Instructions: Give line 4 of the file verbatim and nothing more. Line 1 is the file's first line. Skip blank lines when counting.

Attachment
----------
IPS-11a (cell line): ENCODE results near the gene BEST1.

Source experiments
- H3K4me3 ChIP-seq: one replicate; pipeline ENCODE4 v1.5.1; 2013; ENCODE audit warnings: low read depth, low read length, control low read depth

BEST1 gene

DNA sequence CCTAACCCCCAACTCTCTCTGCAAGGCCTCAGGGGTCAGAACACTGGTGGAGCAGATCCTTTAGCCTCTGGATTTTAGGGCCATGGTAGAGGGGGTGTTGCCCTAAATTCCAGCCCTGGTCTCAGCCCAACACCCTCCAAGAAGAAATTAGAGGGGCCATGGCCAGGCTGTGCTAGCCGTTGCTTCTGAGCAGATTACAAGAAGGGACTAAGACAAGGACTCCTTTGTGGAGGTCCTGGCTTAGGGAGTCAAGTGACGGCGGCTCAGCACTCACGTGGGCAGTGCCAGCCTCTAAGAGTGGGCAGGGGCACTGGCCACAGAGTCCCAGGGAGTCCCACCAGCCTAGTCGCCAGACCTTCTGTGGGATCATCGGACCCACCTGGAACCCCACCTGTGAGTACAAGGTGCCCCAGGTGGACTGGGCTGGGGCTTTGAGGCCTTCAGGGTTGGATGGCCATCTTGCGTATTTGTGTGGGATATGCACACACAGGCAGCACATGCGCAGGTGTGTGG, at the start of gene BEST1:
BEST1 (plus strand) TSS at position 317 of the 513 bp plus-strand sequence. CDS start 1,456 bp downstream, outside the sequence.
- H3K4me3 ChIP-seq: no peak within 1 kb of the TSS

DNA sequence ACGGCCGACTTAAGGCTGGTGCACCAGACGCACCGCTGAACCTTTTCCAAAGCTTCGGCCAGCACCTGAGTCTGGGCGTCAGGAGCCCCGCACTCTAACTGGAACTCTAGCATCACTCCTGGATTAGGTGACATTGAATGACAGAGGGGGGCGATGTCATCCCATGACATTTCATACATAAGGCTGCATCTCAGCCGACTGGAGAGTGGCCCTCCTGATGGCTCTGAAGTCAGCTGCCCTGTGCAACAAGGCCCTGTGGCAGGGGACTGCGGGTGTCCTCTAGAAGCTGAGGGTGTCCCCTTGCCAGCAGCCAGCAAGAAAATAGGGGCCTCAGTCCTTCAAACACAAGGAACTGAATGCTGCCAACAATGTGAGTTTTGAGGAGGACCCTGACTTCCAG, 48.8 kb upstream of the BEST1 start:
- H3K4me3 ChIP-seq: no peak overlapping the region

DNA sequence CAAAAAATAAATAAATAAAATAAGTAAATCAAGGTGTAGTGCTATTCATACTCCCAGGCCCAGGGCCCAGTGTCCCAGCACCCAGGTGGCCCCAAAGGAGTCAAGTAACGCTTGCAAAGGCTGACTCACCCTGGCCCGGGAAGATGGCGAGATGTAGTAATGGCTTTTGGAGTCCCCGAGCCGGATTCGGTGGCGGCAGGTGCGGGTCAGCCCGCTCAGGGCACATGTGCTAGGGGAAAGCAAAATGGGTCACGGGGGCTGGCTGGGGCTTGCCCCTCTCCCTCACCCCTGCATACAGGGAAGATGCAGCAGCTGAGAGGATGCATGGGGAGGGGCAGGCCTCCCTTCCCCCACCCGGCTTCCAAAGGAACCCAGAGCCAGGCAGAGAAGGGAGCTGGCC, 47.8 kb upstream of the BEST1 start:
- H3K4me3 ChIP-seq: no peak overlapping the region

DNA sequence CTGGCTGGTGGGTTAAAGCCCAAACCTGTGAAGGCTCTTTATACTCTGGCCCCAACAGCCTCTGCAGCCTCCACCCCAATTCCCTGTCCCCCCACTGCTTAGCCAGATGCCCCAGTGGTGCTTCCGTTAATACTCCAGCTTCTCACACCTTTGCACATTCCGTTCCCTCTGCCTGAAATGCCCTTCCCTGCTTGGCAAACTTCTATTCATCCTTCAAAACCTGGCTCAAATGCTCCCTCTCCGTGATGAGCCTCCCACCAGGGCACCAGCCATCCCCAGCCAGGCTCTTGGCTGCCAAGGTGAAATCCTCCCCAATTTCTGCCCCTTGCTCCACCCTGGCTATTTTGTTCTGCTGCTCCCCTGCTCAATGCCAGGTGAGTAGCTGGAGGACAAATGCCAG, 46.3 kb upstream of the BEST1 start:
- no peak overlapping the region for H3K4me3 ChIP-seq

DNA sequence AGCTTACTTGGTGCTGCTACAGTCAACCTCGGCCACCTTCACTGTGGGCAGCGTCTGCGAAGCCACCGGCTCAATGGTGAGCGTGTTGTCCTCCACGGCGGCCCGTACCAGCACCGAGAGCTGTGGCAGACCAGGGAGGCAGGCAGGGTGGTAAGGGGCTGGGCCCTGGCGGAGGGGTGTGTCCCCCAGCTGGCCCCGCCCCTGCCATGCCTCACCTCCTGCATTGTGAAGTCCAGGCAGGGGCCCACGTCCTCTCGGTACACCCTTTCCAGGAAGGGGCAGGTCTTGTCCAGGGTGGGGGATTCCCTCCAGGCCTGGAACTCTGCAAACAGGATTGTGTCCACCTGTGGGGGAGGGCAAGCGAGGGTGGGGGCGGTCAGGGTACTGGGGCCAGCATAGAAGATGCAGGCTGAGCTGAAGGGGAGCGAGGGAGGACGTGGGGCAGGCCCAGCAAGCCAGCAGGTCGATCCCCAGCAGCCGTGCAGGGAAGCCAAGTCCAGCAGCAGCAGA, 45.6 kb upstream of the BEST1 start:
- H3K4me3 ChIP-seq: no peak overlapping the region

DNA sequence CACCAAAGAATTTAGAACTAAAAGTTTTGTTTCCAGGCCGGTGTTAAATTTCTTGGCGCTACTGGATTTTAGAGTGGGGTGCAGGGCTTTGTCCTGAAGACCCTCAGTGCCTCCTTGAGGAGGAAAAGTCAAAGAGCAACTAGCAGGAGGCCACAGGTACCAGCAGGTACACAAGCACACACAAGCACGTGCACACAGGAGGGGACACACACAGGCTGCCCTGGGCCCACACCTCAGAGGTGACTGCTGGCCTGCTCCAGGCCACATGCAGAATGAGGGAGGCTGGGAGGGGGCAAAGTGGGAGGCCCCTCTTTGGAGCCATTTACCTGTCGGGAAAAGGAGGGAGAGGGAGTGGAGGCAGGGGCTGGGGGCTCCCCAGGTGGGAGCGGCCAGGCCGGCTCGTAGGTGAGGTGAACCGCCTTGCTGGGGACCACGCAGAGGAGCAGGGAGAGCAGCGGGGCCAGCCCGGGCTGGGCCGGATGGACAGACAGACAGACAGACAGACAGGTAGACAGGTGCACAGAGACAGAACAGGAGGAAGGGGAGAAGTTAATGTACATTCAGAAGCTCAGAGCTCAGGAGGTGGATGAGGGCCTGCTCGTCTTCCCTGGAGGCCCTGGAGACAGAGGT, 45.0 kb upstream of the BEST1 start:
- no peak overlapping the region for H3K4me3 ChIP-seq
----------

BEST1 gene